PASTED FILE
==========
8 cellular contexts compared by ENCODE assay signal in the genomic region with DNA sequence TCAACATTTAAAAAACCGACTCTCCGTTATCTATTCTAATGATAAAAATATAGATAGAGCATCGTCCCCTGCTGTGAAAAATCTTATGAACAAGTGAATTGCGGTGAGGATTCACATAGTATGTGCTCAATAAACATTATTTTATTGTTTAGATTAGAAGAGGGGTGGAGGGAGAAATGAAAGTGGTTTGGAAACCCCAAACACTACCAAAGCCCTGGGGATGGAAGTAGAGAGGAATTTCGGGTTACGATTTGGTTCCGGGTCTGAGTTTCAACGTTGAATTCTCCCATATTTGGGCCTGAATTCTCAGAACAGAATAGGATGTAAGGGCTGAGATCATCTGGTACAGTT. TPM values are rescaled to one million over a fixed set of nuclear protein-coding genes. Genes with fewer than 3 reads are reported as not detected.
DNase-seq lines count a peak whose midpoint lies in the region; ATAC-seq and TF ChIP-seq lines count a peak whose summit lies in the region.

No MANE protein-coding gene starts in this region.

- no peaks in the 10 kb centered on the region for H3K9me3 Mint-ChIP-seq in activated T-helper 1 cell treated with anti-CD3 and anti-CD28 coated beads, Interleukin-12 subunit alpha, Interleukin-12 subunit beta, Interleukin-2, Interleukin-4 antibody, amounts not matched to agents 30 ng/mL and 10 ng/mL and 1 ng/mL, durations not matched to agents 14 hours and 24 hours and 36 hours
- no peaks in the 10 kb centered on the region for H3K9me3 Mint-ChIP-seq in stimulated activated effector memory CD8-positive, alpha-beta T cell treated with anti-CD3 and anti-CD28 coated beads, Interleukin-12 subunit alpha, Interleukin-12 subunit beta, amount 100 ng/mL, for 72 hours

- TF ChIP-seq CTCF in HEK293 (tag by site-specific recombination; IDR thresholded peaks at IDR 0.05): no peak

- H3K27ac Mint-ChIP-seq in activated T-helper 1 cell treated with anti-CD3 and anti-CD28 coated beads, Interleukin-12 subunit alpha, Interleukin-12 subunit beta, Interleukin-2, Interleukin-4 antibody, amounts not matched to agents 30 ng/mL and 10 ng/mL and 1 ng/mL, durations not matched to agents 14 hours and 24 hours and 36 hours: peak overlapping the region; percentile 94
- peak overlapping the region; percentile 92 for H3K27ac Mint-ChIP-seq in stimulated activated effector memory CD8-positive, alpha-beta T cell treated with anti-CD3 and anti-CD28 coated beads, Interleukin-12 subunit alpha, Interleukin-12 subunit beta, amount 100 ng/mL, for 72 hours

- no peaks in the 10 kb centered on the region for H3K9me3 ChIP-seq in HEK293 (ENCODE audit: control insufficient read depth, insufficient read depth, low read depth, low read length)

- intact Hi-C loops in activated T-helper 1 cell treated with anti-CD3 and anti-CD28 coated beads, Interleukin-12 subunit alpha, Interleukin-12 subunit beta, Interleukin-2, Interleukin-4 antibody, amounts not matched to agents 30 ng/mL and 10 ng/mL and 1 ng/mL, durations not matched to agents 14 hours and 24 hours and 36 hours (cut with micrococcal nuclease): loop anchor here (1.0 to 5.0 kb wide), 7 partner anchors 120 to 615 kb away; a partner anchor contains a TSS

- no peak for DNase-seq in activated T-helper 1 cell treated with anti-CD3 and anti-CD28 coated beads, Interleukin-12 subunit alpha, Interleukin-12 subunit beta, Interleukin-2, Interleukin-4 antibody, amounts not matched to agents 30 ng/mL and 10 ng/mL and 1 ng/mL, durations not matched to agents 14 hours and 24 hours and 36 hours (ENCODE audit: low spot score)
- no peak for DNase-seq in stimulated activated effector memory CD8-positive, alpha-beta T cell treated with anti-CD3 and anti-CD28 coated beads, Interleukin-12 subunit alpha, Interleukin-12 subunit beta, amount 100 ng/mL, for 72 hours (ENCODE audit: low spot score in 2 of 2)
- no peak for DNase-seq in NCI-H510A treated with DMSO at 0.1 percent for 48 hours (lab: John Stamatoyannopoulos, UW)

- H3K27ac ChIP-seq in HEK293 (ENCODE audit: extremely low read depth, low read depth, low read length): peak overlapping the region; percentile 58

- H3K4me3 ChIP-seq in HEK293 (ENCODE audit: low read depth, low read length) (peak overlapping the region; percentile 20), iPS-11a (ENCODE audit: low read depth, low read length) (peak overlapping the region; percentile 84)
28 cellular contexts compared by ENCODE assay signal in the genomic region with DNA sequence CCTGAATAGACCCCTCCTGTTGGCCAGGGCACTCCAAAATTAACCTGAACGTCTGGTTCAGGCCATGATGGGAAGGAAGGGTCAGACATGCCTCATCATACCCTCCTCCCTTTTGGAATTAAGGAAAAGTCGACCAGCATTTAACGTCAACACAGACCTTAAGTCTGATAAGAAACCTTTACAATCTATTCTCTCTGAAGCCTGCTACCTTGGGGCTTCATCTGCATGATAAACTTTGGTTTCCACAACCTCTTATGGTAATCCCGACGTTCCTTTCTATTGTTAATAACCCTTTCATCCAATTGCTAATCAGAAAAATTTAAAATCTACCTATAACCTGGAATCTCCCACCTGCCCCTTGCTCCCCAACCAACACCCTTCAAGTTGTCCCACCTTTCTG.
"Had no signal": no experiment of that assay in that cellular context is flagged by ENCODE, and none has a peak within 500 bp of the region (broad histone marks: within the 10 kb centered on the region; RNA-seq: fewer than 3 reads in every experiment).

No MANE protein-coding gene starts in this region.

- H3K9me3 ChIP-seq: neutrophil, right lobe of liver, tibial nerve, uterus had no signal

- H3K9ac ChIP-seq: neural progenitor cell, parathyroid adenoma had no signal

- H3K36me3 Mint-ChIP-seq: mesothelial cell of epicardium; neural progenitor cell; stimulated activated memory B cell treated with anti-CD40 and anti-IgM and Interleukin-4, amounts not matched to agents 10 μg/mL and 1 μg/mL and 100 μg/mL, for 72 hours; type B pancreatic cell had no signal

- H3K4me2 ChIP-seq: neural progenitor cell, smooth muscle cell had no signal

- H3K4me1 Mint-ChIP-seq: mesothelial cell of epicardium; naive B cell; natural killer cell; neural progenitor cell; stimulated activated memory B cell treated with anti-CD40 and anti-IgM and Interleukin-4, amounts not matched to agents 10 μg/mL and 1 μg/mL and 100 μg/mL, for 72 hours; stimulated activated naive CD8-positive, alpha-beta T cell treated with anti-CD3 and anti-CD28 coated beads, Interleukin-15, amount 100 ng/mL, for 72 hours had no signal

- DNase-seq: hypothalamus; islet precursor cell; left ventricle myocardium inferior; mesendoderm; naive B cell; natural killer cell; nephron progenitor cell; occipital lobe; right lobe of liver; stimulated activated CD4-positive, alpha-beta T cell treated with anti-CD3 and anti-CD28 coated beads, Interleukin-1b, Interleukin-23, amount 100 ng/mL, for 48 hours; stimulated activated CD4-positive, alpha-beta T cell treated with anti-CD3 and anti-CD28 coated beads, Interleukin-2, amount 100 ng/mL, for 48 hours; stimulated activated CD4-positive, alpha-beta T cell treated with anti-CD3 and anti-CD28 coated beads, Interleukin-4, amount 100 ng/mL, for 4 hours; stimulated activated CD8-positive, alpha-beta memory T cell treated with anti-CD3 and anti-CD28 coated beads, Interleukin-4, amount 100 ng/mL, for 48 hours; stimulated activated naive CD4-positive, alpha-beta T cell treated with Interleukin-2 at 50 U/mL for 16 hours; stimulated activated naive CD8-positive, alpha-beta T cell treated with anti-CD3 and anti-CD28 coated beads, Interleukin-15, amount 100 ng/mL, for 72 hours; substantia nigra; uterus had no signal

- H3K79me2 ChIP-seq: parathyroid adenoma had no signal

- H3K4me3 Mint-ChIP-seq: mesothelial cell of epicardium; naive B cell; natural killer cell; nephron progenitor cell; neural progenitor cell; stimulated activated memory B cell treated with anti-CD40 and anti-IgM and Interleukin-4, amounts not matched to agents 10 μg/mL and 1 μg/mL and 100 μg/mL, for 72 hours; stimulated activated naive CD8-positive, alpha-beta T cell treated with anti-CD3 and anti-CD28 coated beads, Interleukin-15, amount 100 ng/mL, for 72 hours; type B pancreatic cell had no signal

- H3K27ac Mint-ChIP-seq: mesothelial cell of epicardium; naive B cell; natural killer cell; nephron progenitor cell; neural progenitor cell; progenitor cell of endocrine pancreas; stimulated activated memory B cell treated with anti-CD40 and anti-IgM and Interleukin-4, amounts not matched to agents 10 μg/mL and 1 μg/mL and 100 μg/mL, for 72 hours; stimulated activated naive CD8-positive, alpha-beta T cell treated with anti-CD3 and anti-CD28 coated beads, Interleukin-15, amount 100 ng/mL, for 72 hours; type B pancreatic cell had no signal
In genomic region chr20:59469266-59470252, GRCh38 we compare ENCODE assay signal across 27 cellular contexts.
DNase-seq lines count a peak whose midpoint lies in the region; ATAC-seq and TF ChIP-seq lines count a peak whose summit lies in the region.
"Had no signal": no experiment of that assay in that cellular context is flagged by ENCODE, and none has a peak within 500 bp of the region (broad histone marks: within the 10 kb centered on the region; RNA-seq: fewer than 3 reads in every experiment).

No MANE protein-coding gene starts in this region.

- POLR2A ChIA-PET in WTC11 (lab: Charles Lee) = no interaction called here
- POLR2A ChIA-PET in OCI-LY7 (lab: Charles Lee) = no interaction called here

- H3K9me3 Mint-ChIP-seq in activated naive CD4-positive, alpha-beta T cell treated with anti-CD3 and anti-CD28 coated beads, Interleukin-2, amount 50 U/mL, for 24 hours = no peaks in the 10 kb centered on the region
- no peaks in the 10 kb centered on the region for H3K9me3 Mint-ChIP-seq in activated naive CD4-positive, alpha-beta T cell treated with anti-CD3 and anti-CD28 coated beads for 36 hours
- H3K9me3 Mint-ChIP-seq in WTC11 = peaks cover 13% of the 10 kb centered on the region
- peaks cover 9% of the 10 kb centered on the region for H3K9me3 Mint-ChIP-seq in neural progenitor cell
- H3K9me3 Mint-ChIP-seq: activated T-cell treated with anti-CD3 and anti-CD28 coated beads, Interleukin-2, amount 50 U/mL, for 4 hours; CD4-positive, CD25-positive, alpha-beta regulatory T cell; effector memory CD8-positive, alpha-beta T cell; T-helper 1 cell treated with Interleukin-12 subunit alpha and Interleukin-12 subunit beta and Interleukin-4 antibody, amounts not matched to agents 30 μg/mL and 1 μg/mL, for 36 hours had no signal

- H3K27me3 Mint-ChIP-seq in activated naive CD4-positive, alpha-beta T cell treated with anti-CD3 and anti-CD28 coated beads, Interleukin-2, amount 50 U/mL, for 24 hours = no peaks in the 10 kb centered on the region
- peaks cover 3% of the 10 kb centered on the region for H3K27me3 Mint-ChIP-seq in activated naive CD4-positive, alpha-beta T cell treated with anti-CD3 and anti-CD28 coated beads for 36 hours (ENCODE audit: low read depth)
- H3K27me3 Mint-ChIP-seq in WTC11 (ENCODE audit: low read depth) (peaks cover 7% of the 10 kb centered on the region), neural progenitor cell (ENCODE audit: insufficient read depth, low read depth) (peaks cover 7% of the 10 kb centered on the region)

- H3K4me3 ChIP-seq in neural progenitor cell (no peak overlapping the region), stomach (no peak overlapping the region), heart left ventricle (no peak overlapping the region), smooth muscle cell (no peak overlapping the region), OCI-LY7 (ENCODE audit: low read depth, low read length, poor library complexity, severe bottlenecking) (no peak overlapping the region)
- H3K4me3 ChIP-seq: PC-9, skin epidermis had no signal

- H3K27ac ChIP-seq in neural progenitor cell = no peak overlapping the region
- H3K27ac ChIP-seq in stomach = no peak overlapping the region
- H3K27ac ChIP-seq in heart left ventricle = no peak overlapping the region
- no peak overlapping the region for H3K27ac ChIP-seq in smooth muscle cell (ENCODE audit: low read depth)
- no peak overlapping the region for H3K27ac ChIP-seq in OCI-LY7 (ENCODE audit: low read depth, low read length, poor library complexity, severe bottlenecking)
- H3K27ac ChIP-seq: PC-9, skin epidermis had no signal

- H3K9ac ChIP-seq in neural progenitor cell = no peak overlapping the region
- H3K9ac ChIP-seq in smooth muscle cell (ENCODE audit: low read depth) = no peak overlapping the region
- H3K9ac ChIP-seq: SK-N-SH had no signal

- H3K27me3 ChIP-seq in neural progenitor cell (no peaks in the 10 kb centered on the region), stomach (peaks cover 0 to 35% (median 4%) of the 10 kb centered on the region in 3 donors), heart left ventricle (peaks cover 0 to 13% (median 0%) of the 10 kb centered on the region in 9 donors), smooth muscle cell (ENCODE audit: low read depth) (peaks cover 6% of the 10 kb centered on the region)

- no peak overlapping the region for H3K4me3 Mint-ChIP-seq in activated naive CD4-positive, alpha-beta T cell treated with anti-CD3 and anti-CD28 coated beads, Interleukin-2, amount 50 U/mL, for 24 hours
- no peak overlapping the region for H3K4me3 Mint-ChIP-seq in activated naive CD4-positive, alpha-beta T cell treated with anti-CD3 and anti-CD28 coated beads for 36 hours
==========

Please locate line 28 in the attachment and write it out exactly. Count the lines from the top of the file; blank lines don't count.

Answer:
In genomic region chr20:59469266-59470252, GRCh38 we compare ENCODE assay signal across 27 cellular contexts.